Come in and know him better: Stuart Harmon in his 20th year of a Christmas Carol at the Palace

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Stuart Harmon, right, portrays the ghost of Jacob Marley in “A Christmas Carol.”

“When you’re on stage, performing…it’s all make-believe, but nothing feels that real. And when you can feel an audience emotionally reacting to something you’re doing, it gives you a sense of power. And if it’s only just a momentary power or control over your own life, that might be enough. But, for a few moments, you’re in charge of something.”  – Stuart Harmon

In his 20th year of the Palace’s production of “A Christmas Carol,” Stuart Hartman, who portrays Jacob Marley and the Ghost of Christmas Present, reflects.

“It has been a fantastic show to watch grow from fairly humble beginnings. The Palace was really redeveloping its place in Manchester and growing its audience and reinvigorating the whole theatrical experience in Manchester. It’s come so far, and the show has gotten so good that I actually still feel absolutely honored and completely lucky to be a part of it. They pull in actors from all over the country. They audition in New York, and they come up here and they just absolutely blow my mind every time and I think, that’s it. I’m going to be replaced next year. But, somehow they keep letting me sneak into the cast,” says Harmon. 

A native of California, Harmon is a teacher at the Academy for Science and Design in Nashua. His theatrical career includes more than 30 shows on the historical Palace stage, an extremely impressive duration for someone who did not consider themselves an actor.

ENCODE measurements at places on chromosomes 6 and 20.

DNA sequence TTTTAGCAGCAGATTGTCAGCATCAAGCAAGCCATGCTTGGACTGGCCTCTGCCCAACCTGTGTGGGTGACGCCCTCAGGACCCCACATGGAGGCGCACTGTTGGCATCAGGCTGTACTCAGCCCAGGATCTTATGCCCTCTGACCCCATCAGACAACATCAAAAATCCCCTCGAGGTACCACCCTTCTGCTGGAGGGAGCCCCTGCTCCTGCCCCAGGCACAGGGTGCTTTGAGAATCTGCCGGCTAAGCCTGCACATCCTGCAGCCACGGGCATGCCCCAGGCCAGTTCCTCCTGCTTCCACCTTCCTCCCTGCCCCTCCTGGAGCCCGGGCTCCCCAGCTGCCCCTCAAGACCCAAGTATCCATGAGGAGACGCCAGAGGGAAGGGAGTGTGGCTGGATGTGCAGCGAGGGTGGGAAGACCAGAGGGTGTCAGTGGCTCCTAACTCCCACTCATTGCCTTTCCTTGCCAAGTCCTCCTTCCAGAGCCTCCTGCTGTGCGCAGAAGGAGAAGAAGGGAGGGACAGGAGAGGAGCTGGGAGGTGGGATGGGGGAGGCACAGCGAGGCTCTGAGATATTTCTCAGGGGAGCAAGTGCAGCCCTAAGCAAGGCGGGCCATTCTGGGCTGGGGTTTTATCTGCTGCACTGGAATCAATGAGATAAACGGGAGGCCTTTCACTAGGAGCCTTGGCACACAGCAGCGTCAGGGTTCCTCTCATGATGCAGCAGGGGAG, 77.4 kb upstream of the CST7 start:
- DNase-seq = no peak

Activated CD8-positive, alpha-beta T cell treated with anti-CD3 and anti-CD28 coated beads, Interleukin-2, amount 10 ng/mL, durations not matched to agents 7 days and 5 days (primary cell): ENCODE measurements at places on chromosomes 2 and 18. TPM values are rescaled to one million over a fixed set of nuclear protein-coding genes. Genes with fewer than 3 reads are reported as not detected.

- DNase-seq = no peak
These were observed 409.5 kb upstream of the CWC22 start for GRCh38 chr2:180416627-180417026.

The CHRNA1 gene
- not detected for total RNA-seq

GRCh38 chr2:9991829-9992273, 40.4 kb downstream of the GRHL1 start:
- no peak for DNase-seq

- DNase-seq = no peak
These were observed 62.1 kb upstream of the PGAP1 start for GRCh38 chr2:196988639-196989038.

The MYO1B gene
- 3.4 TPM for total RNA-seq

“I was singing in a professional choir group in Massachusetts, ”says Harmon, “and it was breaking up. One of the fellow singers there said you should be a musical theater singer. They said, the Palace is going to be doing Joseph and the Amazing Technicolor Dreamcoat, and you should audition. I did, and got in the show, and I didn’t even know it was a professional production and when I got the paycheck the first weekend I was like, would they still pay me if they knew I would do it for free?”

At the conclusion of his run at the Palace in 2019 Harmon’s life took an unexpected turn.

Right after the show closed, I became seriously ill with the flu and simultaneously developed an infection in my foot,” Harmon explains, all of 2020 I was in bed. I had to undergo four separate operations which eventually led to the removal of my left foot.”

Harmon’s biggest fear was how the amputation would affect his stage career.

“I’ve been walking for most of this year, but really only the last few months have I had a high-quality prosthetic that I can walk normally with. The good news is, I’m able to perform this show with absolutely no changes whatsoever, and no one in the audience will even know that there is any issue at all,” Harmon says.


Harmon professes his favorite role to be that of Jekyll and Hyde in “Jekyll and Hyde the musical.” When asked what roles he has yet to play that he would like to, Harmon responds, “I have not yet performed the role of Sweeney Todd in “Sweeney Todd,” and Judas in “Jesus Christ Superstar,” my two last dream roles, but I played about eight out of my top 10, so I really can’t complain.”

The Palace presents its annual tradition of the timeless classic A Christmas Carol Nov 26-Dec 22. Purchase tickets here.